“And for what? Clickbait headlines, YouTube views?” former video editor Josh Owens writes in New York Times essay
By Igor Derysh
A former Infowars video editor admitted that the outlet fabricated lies about a Muslim community in New York to push host Alex Jones’ threats of sharia law in the United States. Josh Owens, who spent years working for Infowars, wrote an essay for The New York Times Magazine describing how Jones' media empire made up facts to fit its narrative and how employees were subjected to Jones’ angry, violent outbursts.
The day before Jones interviewed then-candidate Donald Trump on his show in 2015, Owens wrote that he traveled to Islamberg, a Muslim community in rural upstate New York, where Jones had instructed him to investigate what he called “the American Caliphate.” Though the Muslims that lived in the community had not been connected to any violence and some had publicly denounced ISIS, Jones wanted to push the far-right rumor that the community was a “potential terrorist-training center,” Owens wrote.
Owens said he and a reporter tried to lie their way into the settlement but were unable to get in after the community had come under threat. Days before the trip, the FBI had issued an alert for a man named Jon Ritzheimer, who had threatened a terrorist attack against Muslims. After a law enforcement agent called to confirm their identities, Jones wanted to spin the incident as “an attempt to intimidate us into silence,” Owens wrote.
Deeply conservative, they organize online and outside the Republican Party apparatus, engaging in more explicit versions of the chest-beating seen at the president’s rallies.
By Astead W. Herndon
GOLDEN VALLEY, Ariz. — Great American Pizza & Subs, on a highway about 100 miles southeast of Las Vegas, was busier and Trumpier than usual. On any given day it serves “M.A.G.A. Subs” and “Liberty Bell Lasagna.” The “Second Amendment” pizza comes “loaded” with pepperoni and sausage. The dining room is covered in regalia praising President Trump.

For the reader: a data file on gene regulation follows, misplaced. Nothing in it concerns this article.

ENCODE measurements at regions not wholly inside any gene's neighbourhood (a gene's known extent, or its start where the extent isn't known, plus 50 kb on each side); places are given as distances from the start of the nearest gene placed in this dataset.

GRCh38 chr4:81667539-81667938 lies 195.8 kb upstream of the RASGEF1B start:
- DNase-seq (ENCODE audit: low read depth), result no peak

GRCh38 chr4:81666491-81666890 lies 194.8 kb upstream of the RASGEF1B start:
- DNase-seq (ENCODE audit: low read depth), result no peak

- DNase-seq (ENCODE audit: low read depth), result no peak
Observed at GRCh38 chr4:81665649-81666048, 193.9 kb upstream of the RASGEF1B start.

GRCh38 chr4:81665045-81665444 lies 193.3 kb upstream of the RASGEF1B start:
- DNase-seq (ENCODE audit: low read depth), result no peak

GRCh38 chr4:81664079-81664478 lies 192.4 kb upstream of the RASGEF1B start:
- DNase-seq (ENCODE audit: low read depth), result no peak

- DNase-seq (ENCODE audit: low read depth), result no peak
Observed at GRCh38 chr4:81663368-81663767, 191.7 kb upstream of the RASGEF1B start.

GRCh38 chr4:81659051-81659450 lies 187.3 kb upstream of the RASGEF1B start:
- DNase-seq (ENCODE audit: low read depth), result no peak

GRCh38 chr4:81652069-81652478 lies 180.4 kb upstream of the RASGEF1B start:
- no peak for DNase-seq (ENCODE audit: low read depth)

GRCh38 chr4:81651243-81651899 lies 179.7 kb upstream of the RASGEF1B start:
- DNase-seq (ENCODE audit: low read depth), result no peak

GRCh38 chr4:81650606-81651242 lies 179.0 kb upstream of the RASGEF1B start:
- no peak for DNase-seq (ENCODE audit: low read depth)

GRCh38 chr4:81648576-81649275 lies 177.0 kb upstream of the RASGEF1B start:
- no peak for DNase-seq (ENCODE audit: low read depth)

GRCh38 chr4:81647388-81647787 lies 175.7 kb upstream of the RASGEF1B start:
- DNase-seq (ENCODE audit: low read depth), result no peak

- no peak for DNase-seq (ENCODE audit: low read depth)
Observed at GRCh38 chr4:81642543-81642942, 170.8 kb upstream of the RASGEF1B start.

But this October morning was “Trumpstock,” a small festival celebrating the president. The speakers included the local Republican congressman, Paul Gosar, and lesser-known conservative personalities. There was a fringe 2020 Senate candidate in Arizona who ran a website that published sexually explicit photos of women without their consent; a pro-Trump rapper whose lyrics include a racist slur aimed at Barack Obama; and a North Carolina activist who once said of Muslims, “I will kill every one of them before they get to me.”
All were welcome, except liberals. “They label us white nationalists, or white supremacists,” volunteered Guy Taiho Decker, who drove from California to attend the event. A right-wing protester, he has previously been arrested on charges of making terrorist threats. “There’s no such thing as a white supremacist, just like there’s no such thing as a unicorn,” Mr. Decker said. “We’re patriots.”
A Muslim, a black woman, and a refugee, Ilhan Omar faces Islamophobia, racism, misogyny, and anti-immigration strains in American culture.
By Emily Stewart
Want to know how awful racism can still be in America? Look no further than the vitriol directed at Ilhan Omar.